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King Charles III: The first banknotes featuring the UK’s new monarch unveiled by the Bank of England

origin 1A BoE photograph released on 19 December 2022 shows the design of the new polymer £5 notes with a portrait of Great Britain’s King Charles III. ©Bank of England/AFP

The first banknotes featuring the image of King Charles III have been unveiled by the Bank of England.

They will enter circulation from mid-2024 and will progressively replace those depicting his mother, Queen Elizabeth II, who died in September after 70 years on the throne.

The new banknotes feature a portrait of Charles on the face, as well as a smaller image of the monarch in the clear security window of the banknotes, but are otherwise unchanged from their current designs.

“The King’s portrait will appear on existing designs of all four polymer banknotes (£5, £10, £20 and £50), with no other changes to existing designs,” This was stated by the Bank of England in a statement.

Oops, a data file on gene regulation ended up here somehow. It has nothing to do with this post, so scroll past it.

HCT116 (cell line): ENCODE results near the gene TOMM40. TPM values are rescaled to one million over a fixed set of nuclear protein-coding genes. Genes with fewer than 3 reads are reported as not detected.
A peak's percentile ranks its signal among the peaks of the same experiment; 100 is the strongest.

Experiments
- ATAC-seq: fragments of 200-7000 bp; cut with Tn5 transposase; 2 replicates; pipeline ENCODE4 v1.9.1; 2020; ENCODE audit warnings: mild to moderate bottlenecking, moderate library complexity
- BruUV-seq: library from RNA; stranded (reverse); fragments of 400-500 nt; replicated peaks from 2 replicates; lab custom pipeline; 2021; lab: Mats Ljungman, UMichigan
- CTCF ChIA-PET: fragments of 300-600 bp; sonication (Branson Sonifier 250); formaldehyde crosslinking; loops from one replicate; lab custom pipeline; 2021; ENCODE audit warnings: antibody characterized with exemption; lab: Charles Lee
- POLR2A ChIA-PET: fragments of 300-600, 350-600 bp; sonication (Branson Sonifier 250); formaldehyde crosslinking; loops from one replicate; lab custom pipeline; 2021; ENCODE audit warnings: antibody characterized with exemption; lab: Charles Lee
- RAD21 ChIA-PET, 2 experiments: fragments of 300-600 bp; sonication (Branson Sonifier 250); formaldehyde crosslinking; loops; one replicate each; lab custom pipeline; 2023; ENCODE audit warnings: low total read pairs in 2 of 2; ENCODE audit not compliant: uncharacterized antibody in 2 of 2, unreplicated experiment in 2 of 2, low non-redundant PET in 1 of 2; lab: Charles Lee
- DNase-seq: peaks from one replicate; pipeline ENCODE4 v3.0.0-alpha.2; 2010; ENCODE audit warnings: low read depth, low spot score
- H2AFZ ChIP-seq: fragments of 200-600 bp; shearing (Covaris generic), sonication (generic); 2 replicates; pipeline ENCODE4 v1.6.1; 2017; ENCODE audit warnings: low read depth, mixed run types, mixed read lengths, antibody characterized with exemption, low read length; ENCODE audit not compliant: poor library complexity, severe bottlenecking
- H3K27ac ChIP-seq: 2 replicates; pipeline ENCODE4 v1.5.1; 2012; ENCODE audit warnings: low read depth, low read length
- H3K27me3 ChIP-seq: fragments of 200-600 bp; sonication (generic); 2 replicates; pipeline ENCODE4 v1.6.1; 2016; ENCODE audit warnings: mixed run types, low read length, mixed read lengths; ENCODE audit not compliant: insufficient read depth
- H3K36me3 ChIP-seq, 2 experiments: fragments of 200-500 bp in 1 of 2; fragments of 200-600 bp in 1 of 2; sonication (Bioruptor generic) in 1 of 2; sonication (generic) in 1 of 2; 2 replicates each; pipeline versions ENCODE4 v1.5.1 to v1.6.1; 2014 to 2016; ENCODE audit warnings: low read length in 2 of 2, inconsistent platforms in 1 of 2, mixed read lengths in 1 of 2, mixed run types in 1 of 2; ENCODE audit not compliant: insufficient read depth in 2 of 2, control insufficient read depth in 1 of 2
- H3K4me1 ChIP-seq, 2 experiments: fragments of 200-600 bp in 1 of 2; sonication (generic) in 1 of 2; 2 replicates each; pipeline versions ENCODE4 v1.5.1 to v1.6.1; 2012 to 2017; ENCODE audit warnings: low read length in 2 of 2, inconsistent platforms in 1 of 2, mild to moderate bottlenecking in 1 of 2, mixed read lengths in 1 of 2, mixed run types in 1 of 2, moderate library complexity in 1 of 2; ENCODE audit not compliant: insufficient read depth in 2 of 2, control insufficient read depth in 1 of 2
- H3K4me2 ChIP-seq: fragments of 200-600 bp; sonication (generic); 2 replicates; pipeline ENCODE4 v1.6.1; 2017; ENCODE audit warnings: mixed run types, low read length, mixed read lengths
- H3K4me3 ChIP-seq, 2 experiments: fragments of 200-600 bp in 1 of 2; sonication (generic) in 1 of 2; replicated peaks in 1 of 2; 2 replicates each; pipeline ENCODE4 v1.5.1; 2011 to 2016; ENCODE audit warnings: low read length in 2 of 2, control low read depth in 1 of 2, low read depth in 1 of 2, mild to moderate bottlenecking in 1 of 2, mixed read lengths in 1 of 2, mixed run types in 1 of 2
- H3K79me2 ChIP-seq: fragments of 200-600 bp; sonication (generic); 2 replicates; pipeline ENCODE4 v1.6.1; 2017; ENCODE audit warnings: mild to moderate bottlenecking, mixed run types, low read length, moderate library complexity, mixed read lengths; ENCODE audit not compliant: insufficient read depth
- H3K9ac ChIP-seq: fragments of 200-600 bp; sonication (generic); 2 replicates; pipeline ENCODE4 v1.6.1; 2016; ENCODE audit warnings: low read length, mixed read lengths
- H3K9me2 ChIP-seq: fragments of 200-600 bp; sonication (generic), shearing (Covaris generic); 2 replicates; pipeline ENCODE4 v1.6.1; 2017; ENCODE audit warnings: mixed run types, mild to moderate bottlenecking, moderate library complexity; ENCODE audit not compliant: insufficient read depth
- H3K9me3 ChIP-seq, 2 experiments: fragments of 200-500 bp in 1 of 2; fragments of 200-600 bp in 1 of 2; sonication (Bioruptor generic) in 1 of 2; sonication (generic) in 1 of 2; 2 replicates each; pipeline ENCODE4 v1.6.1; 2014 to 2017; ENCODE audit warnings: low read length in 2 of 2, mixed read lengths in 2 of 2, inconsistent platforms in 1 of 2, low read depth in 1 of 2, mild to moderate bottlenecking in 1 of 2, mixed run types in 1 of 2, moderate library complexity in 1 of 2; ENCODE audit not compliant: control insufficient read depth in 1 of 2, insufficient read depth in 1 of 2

“This is a significant moment, as The King is only the second monarch to appear on our banknotes,” BoE Governor Andrew Bailey said.

Queen Elizabeth II first appeared on BoE banknotes in 1960, unlike British coins which have long featured images of the country’s rulers.

The portrait is an etching made from a photo “provided by the royal family in 2013” and the designs, finalized in recent months, have been approved by the monarch, a Bank of England spokesman told AFP.

The new banknotes will only be printed when the old ones featuring Queen Elizabeth are used up, “to minimize the environmental and financial impact of this change” according to the bank. So the two types of banknote will both be in circulation for a few years.

The polymer notes – which have been gradually replacing paper money in the UK since 2016 – will be mass-produced from the first half of 2023 before entering circulation the following year.

Britain’s Royal Mint began issuing the first coins featuring Charles’ profile in general circulation on 8 December.

Around 27 billion coins featuring the face of the late Elizabeth II are currently in circulation in the UK: they too will remain valid and will only be replaced if damaged or worn.